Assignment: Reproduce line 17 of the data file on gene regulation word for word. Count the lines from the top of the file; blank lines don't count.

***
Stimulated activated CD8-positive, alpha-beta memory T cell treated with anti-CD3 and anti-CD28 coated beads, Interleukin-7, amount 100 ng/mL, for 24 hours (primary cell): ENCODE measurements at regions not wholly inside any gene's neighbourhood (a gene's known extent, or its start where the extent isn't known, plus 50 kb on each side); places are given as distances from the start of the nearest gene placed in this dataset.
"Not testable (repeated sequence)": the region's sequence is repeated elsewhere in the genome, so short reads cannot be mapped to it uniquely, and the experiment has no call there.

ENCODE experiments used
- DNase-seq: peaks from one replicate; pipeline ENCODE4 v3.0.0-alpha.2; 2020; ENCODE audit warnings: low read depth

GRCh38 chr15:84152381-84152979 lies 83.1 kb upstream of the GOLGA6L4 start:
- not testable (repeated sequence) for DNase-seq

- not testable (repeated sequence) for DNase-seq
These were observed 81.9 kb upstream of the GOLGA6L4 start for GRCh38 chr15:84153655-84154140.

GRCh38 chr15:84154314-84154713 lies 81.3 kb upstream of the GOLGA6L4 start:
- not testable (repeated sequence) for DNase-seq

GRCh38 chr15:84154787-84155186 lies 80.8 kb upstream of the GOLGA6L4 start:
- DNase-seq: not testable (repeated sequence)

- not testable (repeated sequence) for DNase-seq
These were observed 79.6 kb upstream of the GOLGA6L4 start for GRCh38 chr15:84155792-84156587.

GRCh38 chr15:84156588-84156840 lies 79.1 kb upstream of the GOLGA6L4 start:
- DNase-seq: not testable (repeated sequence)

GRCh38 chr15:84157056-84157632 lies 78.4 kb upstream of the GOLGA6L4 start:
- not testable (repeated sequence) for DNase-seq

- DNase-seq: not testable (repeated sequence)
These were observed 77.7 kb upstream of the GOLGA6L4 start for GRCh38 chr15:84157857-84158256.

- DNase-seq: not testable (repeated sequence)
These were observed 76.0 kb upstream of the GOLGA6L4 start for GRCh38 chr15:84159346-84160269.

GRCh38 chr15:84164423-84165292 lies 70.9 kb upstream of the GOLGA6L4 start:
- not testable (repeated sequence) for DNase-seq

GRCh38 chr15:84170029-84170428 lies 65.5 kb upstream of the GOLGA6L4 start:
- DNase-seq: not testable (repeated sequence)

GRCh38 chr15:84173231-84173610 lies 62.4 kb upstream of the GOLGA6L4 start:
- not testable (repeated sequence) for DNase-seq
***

GRCh38 chr15:84157056-84157632 lies 78.4 kb upstream of the GOLGA6L4 start: